The first in a trio of lighthearted comedy thrillers of the kind that, in series like Boston Blackie, would be popular from the 1930s all through the noir era. In the other two Sophie Lang movies—The Return of Sophie Lang (1936) dir George Archainbaud, with Michael repeating her role and Sir Guy Standing taking over from Cavanagh, and Sophie Lang Goes West (1937) dir Charles Reisner, with Michael again and a cast including Larry “Buster” Crabbe—the heroine would be a reformed crook solving crimes, a common Hollywood transition for characters of this sort; but here she is, in her own words, “Lady Raffles herself—no rivals.”

Notorious jewel thief Sophie Lang (Michael) has been away from NYC for a few years, but now she’s back—and stealing gems all over the place. Her arch rival, Inspector Stone (Byron), has the idea of using Maximilian “Max” Bernard (Cavanagh), a famed English jewel thief visiting the US under the guise of Sir Nigel Crane, as a means of getting on her trail.

Although Max doesn’t know he’s being manipulated, Sophie has bugged Stone’s apartment from the one upstairs, and is soon onto his scheme: “Stone’s been reading Edgar Wallace—set a thief to catch a thief.” She and her hard-drinking sidekick Aunt Nellie (Skipworth)—”I haven’t had a drop of breakfast yet”—persuade Sir Nigel/Max that they’re rich socialites; matters are complicated by Sophie (as “Alyssa Morgan”) and Max falling head-over-heels on first sight.

The two rivals—with Max still not knowing Sophie’s identity—go after the fabled Fortescue Pearls, currently being held at the Telfen jewelry store. Stone, one step ahead, has replaced the Fortescue Pearls with fakes, but this doesn’t faze Sophie, who (as “Countess Dineski”) steals the equally valuable Vestigliano Necklace instead. Fitness-fanatic Detective Stubbs (Errol) is set on the trail of both thief and loot, and offers some comedy.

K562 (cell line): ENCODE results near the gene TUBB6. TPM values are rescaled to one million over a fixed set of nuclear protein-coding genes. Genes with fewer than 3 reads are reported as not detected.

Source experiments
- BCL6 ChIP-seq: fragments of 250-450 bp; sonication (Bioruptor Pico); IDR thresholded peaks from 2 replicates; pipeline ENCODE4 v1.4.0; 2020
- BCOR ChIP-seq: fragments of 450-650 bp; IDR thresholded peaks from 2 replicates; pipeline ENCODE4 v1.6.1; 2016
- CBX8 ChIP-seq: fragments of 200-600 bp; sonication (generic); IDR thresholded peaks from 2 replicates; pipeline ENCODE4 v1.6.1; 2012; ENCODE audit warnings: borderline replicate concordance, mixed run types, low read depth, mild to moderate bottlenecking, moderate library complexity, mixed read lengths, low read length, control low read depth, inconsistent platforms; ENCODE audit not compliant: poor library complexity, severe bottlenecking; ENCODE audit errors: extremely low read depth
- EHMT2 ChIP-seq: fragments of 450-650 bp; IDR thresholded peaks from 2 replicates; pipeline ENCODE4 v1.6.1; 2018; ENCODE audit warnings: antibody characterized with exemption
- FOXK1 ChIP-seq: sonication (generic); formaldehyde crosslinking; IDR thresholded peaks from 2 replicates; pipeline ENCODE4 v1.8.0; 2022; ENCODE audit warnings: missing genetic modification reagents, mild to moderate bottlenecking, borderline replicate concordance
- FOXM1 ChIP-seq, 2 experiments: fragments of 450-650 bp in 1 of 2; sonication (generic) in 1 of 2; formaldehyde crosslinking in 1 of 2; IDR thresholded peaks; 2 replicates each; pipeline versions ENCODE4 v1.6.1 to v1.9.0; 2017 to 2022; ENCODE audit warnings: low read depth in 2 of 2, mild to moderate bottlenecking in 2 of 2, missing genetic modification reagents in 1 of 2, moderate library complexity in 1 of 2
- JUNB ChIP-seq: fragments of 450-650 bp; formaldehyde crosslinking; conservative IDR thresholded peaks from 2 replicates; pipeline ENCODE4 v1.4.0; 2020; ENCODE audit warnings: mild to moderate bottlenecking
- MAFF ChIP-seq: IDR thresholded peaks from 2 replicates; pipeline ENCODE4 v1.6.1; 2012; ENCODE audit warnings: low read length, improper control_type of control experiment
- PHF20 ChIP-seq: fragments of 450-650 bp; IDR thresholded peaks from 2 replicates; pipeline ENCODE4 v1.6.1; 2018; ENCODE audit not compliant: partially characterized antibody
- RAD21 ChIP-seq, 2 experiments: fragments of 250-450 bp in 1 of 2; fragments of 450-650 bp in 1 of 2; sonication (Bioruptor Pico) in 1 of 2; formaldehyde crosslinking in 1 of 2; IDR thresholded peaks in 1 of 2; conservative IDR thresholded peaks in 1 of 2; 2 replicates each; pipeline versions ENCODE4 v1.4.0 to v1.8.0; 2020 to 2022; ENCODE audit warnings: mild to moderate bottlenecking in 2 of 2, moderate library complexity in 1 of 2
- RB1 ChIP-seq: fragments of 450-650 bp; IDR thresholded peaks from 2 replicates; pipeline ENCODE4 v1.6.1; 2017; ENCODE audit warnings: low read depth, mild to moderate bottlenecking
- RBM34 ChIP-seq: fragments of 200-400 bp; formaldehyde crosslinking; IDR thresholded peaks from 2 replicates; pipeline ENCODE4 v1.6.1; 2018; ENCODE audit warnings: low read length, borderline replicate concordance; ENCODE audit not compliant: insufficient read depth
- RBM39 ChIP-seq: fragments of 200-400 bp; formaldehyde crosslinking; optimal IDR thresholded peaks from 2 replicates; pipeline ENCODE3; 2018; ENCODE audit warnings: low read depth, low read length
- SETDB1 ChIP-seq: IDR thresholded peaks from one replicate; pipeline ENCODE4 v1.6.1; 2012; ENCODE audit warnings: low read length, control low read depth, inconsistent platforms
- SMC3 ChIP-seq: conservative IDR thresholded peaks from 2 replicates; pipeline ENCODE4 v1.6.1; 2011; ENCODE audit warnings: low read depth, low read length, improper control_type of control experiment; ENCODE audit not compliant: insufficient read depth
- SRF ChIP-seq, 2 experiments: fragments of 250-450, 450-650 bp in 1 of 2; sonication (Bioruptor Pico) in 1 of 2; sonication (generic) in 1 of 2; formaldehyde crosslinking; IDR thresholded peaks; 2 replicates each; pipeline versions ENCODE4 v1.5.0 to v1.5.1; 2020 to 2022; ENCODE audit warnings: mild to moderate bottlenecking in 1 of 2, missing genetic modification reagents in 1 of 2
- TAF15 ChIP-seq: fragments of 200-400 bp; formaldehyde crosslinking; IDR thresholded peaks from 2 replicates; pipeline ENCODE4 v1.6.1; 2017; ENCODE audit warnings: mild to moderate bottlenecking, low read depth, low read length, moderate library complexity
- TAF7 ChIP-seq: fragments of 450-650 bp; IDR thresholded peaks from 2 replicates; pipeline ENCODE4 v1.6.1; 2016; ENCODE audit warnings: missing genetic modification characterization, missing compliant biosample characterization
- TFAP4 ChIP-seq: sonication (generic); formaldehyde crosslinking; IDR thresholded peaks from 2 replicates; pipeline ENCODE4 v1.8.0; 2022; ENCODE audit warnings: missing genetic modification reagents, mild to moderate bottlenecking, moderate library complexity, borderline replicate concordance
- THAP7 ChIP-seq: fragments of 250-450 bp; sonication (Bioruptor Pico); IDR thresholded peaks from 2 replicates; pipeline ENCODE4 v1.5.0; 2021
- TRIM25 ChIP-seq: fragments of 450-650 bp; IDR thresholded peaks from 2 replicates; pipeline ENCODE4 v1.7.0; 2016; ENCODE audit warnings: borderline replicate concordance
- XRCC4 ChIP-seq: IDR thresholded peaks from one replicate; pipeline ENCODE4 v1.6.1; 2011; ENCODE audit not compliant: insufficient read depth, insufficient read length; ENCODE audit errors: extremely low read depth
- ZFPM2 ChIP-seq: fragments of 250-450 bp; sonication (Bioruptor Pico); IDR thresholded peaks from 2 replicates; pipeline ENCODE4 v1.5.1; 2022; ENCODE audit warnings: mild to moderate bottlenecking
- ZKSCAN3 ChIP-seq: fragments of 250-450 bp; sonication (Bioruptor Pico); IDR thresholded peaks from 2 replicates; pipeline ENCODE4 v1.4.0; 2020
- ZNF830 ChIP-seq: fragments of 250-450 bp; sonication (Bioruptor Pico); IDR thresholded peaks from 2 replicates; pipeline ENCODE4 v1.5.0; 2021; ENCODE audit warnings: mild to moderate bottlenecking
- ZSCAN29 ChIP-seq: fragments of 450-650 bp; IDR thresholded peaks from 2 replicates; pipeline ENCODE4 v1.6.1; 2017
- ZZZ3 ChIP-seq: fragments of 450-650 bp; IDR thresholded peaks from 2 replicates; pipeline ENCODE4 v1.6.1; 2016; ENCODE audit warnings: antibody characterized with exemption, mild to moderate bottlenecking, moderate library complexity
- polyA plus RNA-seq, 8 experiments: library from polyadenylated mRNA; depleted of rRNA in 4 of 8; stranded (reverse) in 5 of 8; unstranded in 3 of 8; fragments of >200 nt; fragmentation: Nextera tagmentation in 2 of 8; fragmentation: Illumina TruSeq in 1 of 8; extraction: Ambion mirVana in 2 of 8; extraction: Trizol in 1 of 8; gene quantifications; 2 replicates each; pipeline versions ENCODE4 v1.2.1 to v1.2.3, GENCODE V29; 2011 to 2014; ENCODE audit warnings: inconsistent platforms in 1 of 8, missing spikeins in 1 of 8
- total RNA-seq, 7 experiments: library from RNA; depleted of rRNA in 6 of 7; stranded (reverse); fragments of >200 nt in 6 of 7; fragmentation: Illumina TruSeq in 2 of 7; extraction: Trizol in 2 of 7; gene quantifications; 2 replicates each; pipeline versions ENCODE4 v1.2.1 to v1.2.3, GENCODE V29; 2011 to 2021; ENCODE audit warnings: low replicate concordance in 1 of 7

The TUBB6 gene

The movie’s unlike the later series in several respects. First, the humor is (and this may be hard to credit) really quite funny; this is genuinely a comedy thriller rather than, as with most of its kind, a lightweight thriller, short on the thrills, with bolted-on “comic relief” scenes. Second, very atypically for this sort of movie, Stone is no bumbling idiot but an intelligent, resourceful detective; and, although Stubbs may clown around in appropriate secondary-cop fashion—there’s an excellent scene in which, acting undercover as a French waiter, he faces two voluble French customers attempting to place a complex order with him in their native tongue—he actually gets the last laugh on the thieves.

Author Anderson, upon whose tales of Sophie Lang the movie is loosely based, seems to have had a penchant for Raffles-like characters. His other series of note concerned a male equivalent, Godahl; these stories were collected as The Adventures of the Infallible Godahl (1914).

Reportedly the part of Sophie was offered to Carole Lombard, who turned it down. In the event, Michael plays the role as if born to it; the New York Times said of her performance that “Gertrude Michael, a smart and highly personable young woman, becomes a star, which is not as meaningless a term in the studios as you might imagine. Her subtly mocking burlesque of the alluring female Raffles, more than any other single fact about The Notorious Sophie Lang, helps the film preserve its humorous mood.” This was one of no fewer than 12 movies she made in 1934.

On Amazon.com: The Notorious Sophie Lang (Anderson’s book)